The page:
How does one describe a transformational experience and do it justice? The last two and a half years have indeed been transformative and while this phase of the fellowship is at an end, my internal process is just beginning. (I include the six months before learning of the award because the soul searching during that application process was not for the faint of heart).
To begin...what would I have liked to know before I started? First let me describe my excitement and gratitude on the day I found out. I experienced shock, many tears, a multitude of prayers, calls with loved ones, my mind racing miles per second, more shock, new fears of inadequacy emerging, and a fierce boldness that I would resolutely steward this opportunity in a way that changed my life and as many others as I could. What I still had to learn was that to work in a transformational way absolutely required that I was transformed. For me to be transformed required that I had to have hard conversations with myself...to explore thoughts and ideas that were uncomfortable for me, not just for others. I had to better understand who I really was, what I had become, and how that person was going to "be" in my future. I had to challenge my own goals for the Fellowship and why they were chosen in the first place.
And so...the first year was a significant amount of time reflecting. I reflected on my humble beginnings, my lost and gained relationships, and my move back to Minnesota. I even had new gratitude for the childhood trauma I experienced and for the years of silence and shame that held me hostage...contributing to mental health problems, self-image issues, a lack of confidence, and a concurrent and unyielding drive towards overcoming obstacles. All of that history contributed to the journey of the fellowship and the moments as they evolved. I am grateful I did not know any more about the process than I did when it began. That provided me with a clear canvas upon which to make meaning of so much. And my canvas had never been clear. So this was new. And it belonged to me. That part alone was stunning, intimidating, and the beginning of a deeper discomfort that accompanied me in year two. So yes, 2017 was tough, and 2018 was much tougher.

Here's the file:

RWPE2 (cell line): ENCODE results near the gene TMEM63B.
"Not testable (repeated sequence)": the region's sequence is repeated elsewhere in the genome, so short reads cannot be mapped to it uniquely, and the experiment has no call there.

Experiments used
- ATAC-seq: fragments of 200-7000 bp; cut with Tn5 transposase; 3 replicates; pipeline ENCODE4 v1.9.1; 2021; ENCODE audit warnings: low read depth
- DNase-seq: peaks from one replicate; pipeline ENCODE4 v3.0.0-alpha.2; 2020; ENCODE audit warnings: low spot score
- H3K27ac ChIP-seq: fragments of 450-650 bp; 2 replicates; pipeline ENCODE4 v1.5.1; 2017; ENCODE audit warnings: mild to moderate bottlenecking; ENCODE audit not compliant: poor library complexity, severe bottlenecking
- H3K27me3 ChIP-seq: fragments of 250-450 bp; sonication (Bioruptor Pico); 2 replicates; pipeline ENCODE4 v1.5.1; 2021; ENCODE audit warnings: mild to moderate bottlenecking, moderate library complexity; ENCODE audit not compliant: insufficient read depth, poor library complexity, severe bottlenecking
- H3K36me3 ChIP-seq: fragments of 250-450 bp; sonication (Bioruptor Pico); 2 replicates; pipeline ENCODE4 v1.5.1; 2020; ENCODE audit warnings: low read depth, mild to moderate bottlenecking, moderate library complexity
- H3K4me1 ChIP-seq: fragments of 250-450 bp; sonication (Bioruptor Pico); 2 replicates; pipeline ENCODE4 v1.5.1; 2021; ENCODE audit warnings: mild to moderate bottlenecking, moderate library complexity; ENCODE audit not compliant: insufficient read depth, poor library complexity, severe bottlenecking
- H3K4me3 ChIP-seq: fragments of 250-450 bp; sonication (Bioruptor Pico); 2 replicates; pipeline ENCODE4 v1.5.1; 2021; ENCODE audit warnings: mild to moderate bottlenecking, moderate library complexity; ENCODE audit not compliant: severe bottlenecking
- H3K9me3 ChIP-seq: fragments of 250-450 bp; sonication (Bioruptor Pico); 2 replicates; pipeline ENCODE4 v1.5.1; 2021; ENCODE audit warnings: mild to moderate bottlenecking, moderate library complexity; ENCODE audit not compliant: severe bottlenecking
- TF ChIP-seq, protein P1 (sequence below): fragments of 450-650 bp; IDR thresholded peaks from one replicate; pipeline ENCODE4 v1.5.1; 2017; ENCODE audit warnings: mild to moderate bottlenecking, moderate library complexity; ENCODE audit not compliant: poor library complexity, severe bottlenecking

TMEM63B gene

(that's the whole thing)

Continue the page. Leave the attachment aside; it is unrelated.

The second year was about truth. The truth in myself. The truth behind my understanding and misunderstanding re: what gives me strength and courage. The truth behind my judgements and my criticism of self and others. The truth behind why I chose to learn certain things and avoid others. Without a doubt, what I was learning was far deeper than "integrated health and increased access to addiction treatment" (my goal for the fellowship). I found that my best learning took me to people, places, and industries that were not closely connected to the healthcare industry. Insights from the wisdom of others created more questions for me, richer dialogues and intentional listening. I realized quickly that I was not in the right professional environment even though I was in one of the sharpest addiction treatment programs in the nation. Taking this to scale, opening access for others to care, and making sure I could reach hundreds of thousands was going to require a shift. In year two I changed jobs and moved into a community health environment where I could focus on the pressures of historical trauma, poverty...a lack of access to life, period, not just to addiction treatment. Now I can reach hundreds of thousands easily, worldwide, and in a meaningful way. I can learn from medical anthropology, from technology advances, from creativity in low resourced nations...I am no longer in the "addiction treatment environment" but am exposed to a worldwide forum of thought leaders who can make me smarter and better after a three minute conversation. And what did I learn about me in this process? I learned not to be the smartest person in the room...not to be in a place of judgement re: those experiences others valued. When I separated myself from criticism and blame of others and was able to stand back from that well-worn place; I saw how prevalent that thinking was with everyone. Standing outside this circle contributed to me being alone more often, far more introverted than I had ever been, and far more effective.
This experience has lifted me to a place where I am slightly off balance, routinely uncomfortable, and learning...learning every second...suspending my expectations about others...ceasing the ignorant cycle of criticism and negativity, and finding endless time available for life altering change to take place. And I love it.